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Student Loan Forgiveness for Nurses

ALERT: PSLF Time-Limited Waiver Opportunity

On Oct. 6, 2021, the U.S. Department of Education (ED) announced a time-limited waiver opportunity to its PSLF program rules. Under the time- limited waiver opportunity, borrowers could receive credit for past payments which would not have been previously classified as qualifying payments or instances in which payments were not made, specifically, servicemembers who were advised to put their loans in a deferment or forbearance status and did not make payments while on active duty.  The months the borrower spent on active duty can be counted toward the PSLF.

Borrowers will need to submit a PSLF form—the single application used for a review of employment certification, payment counts, and processing of forgiveness—on or before October 31, 2022 to have previously ineligible payments counted.

The time- limited waiver essentially waives all requirements except the employment requirement. If you have Federal Family Education Loans (FFEL) or Perkins loans, you will still be required to consolidate your loan with a Direct Consolidation Loan by Oct. 31, 2022. However, any payments made on your federal student loans, under any repayment plan (partial, full, or late), on any FFEL, Perkins, or Direct Loan, will count towards your 120 qualifying payments.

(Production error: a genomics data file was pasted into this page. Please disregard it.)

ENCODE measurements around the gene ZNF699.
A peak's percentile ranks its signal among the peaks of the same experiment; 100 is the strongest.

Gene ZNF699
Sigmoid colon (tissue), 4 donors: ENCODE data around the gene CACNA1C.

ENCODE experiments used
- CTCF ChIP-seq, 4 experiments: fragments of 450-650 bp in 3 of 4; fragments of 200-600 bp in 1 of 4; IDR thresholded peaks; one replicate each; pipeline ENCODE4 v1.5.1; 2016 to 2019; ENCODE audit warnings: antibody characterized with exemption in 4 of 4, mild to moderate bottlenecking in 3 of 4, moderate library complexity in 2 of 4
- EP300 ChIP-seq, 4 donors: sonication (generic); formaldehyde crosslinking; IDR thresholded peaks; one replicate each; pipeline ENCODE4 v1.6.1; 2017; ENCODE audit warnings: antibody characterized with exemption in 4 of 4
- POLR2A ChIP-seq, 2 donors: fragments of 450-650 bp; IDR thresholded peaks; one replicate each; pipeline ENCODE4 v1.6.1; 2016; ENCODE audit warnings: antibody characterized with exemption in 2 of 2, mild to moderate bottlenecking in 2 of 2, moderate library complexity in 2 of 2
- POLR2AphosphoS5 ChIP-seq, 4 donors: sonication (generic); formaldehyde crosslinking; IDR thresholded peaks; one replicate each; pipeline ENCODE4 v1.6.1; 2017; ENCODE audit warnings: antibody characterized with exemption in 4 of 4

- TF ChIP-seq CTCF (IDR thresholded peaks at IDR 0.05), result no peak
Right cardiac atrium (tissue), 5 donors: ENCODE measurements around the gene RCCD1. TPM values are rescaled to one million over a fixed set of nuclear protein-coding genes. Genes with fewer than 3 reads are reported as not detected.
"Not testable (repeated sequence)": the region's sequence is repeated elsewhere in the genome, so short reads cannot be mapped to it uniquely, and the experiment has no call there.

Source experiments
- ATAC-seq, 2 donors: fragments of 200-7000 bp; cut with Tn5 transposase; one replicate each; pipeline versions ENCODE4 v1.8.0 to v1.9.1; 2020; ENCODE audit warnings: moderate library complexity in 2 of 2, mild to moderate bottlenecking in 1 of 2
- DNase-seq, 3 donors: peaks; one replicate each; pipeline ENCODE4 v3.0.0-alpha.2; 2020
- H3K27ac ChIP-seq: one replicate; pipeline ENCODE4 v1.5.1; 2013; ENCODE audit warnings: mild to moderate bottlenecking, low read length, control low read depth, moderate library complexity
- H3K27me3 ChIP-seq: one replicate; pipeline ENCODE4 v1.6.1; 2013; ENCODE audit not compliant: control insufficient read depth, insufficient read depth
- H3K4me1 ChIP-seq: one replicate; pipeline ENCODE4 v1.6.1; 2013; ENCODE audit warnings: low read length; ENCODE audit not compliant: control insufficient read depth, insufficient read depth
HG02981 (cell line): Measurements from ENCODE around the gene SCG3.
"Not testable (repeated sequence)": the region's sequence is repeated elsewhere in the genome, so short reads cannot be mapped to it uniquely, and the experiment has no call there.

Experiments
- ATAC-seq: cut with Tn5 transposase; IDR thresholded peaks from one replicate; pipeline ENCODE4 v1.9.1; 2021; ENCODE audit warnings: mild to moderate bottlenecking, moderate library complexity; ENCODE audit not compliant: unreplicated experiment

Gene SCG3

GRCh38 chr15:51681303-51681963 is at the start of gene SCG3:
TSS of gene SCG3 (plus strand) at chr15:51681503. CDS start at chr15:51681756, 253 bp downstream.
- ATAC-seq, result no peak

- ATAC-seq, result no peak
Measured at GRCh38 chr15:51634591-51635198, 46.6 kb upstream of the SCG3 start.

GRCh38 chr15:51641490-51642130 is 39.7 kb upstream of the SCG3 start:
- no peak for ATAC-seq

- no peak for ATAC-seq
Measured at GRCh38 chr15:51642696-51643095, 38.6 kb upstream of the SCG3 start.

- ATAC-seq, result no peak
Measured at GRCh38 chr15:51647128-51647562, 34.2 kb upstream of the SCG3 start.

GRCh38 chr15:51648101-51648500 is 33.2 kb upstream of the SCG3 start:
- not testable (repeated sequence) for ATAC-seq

Under the new time-limited waiver, you need to have been employed or are currently employed by an eligible employer (government, 501(c)(3) not-for-profit, or other not-for-profit organization which qualifies), and working full-time. You can still qualify for the full-time requirement if you are working multiple part-time jobs (that totals at least 30 hours per week) with eligible employers. For more information on which employers meet PSLF Program requirements visit the PSLF Help Tool.

Nursing School

Public service as a healthcare professional is an honorable choice.  Nursing is a popular career with varying levels of education for students considering this path.  From LPN’s (Licensed Practical Nurse) & LVN’s (Licensed Vocational Nurse) to RN’s (Registered Nurse) you have options.  Licensed Practical and Vocational Nurses will require on average a year of schooling, while a Registered Nurse needs at least 2 and up to 4 years of school.

Nursing school can be costly, but thankfully there are several programs to help with the cost, including some that will forgive all or part of your loans.

What is Loan Forgiveness

Loan forgiveness is when all or part of your student loan is just that – forgiven.  With a student loan forgiveness program you don’t have to pay it back.  This could be amazing if you find yourself struggling to make loan payments.  For nurses there are several options to look into such as Public Student Loan Forgiveness (PSLF) to the Nurse Corps Loan Repayment Program to National Health Service Corps and more. There are even some options for those who opt to join the military.

Read on to learn more about these programs and determine if there’s a solution to help you manage your nursing student loan debt.

Public Student Loan Forgiveness

Public Student Loan Forgiveness (PSLF) if a federal program to assist students with Federal Direct Loans. This program is for people employed by the U.S. federal, state,  local or tribal government, as well as those working for non-profit organizations.